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Strong Management Helps Avoid Construction Woes

As New Jersey has learned, lax oversight of school construction programs can cause costly problems. But it doesn't have to be that way. Strong management by state agencies and local school districts can keep programs out of trouble, according to school and construction authorities.

In New Jersey, Gov. Jon Corzine is reviewing a recommendation by an interagency working group that he abolish the state's School Construction Corporation and replace it with a new agency that will make major changes in the way construction projects are planned and carried out.

Corzine established the advisory panel after the state inspector general and auditor reported problems under the SCC, including creation of false documents that led to inflated billings, conflicts of interest, and other instances of "waste, fraud and abuse of taxpayer dollars."

The advisory group is expected to give Corzine a follow-up report with steps to implement its findings and recommendations for future funding and legislative changes.

"Putting together the right people is critical" to effectively manage construction programs, advises Bruce D'Agostino, executive director of the Construction Management Association of America.

He cites Ohio's School Facilities Commission, comprised of the state Superintendent of Public Instruction, Director of Budget and Management and Director of Administrative Services as the only voting members, with four non-voting legislative members and a professional staff.

"Projects get into trouble because people fail to recognize the early signs of problems and then they snowball to the point of no return," declares Roy Sprague, president-elect of the Council of Educational Facility Planners and senior director of facilities planning and construction in the Cypress-Fairbanks (Texas) Independent School District.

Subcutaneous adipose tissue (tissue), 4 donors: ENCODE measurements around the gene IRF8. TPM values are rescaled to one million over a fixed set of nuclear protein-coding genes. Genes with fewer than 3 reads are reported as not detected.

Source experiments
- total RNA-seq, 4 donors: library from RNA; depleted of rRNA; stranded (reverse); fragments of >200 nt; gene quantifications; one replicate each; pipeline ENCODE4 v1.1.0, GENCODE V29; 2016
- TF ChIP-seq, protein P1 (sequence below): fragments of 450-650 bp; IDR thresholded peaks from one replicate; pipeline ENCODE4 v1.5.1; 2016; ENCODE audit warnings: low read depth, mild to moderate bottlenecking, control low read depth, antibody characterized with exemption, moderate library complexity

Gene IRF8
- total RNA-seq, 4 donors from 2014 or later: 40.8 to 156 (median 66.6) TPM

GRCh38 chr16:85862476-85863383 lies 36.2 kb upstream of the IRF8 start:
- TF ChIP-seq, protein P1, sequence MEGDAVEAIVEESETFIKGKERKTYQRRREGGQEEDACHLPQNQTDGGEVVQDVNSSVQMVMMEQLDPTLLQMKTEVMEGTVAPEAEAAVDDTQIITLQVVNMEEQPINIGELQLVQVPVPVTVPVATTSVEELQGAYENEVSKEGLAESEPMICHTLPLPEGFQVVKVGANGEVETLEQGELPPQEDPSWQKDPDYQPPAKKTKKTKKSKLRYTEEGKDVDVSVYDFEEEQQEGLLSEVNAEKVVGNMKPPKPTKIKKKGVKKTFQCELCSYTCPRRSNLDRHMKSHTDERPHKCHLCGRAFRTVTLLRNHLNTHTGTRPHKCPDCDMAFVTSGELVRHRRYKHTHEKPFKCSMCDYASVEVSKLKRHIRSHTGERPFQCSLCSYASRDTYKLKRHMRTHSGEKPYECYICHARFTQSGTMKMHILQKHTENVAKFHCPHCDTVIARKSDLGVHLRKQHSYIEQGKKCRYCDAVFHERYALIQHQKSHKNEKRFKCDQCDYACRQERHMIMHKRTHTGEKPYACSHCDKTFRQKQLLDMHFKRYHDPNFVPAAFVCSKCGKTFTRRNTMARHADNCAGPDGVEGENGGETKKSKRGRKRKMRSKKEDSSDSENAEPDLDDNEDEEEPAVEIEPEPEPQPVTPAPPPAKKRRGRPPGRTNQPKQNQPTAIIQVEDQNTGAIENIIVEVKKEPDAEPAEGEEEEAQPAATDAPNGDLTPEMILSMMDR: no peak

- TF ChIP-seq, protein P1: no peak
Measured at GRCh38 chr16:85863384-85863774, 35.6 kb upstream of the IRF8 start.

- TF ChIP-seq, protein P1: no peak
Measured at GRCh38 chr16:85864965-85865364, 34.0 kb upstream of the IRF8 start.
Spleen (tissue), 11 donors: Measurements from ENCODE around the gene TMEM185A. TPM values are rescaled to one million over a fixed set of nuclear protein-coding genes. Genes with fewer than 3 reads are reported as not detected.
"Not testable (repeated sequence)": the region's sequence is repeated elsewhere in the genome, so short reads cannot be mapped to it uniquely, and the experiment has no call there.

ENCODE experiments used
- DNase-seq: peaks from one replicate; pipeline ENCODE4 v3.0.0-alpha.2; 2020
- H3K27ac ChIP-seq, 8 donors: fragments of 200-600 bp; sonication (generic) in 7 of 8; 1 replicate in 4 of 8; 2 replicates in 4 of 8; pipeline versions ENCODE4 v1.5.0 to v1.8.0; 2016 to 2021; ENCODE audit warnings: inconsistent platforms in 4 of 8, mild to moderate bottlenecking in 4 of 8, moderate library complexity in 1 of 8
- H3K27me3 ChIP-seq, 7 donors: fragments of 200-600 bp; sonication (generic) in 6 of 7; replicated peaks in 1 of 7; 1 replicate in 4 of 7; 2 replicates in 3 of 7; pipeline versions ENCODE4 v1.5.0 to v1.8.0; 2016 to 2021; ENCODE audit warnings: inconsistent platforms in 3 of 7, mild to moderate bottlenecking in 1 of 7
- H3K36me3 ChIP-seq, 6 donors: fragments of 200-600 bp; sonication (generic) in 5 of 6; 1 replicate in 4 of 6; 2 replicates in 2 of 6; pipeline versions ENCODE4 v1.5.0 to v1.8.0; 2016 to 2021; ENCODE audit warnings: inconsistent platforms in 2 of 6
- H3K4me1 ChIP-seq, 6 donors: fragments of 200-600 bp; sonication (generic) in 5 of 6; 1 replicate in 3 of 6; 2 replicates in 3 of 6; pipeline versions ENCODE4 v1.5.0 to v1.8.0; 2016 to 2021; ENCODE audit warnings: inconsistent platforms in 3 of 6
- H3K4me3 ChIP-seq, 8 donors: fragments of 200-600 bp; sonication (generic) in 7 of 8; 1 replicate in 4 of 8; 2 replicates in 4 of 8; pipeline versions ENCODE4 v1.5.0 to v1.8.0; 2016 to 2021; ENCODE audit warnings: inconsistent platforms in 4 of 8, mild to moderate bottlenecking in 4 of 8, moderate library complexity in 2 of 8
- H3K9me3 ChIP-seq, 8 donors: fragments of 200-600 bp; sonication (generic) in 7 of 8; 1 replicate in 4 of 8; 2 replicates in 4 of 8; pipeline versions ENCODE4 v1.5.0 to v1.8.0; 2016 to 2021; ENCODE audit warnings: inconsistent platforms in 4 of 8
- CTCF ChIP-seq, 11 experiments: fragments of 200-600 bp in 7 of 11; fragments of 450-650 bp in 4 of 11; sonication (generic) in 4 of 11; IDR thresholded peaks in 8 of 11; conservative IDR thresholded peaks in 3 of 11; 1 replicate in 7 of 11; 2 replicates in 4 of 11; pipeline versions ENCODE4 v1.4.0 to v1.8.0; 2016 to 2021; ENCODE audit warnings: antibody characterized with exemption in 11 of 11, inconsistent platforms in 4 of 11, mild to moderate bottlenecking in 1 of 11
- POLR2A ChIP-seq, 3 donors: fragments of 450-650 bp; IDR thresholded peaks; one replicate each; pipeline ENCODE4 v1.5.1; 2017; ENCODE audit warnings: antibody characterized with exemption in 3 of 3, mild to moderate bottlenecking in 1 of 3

"We assign a manager at the beginning of a project and if we start seeing signs of trouble, we step up to the plate right away to solve the problem," Sprague says.

It's important, D'Agostino adds, to keep political connections out of the selection and management of construction vendors. "You have people in the community with relatives in the construction industry and they want a say. You need authorities who can say 'No,' " D'Agostino states.

School construction executives will discuss best practices in the field at a School Building Summit CMAA is sponsoring June 15-16 in Los Angeles.

-Alan Dessoff

New Report Aims to Bring High Schools Into 21st Century

The necessity of teaching students 21st century skills-and suggestions to achieve that goal-is the focus of a new report from the Partnership for 21st Century Skills.

Results That Matter: 21st Century Skills and High School Reform outlines six elements the partnership claims are essential to returning America to a competitive footing in the international education scene.

"Standardized tests alone can measure only a few of the important skills and knowledge students should learn," the report states.

The partnership's vision is to spark a dialogue, said partnership chair John Wilson during a recent teleconference announcing the report. Scott Montgomery, COO of the Council of Chief State School Officers, added that advocates of high school redesign should work together.

On the 2003 Programme for International Student Assessment math exam, 15-year-old American students ranked 24th out of 29 countries. And a 2005 survey for the National Association of Manufacturers showed that 84 percent of American employers say students are ill prepared for the workplace.

"Improving the value of a high school education improves the work force," said partnership President Ken Kay, who was also on the call. Wilson said incorporating the key elements into curricula would increase rigor without creating a need for extra classes. The plan also emphasizes that schools work with business to determine what skills students need. Employees are encouraged to be mentors and businesses should share technological resources.

Suggestions for districts include providing professional development to assist teachers in incorporating 21st century skills into their lessons; providing internship opportunities; and reaching out to businesses and colleges.

-Ann McClure

High School Dropouts Are Costly

When 1.2 million students dropped out of high school in 2004, it cost the U.S. more than $325 billion in lost wages, taxes and productivity over their lifetimes, according to the Alliance for Excellent Education.

While states report higher graduation rates, research shows that nationally, only about two-thirds of students who enter ninth grade will graduate with a typical diploma four or five years later. The analysis is based on a recent report by Princeton University researcher Cecilia Rouse, noting that dropouts are less likely to get a job and earn as much as a high school graduate, meaning dropouts will pay significantly less taxes over their lifetime.

Florida Students Declare a Major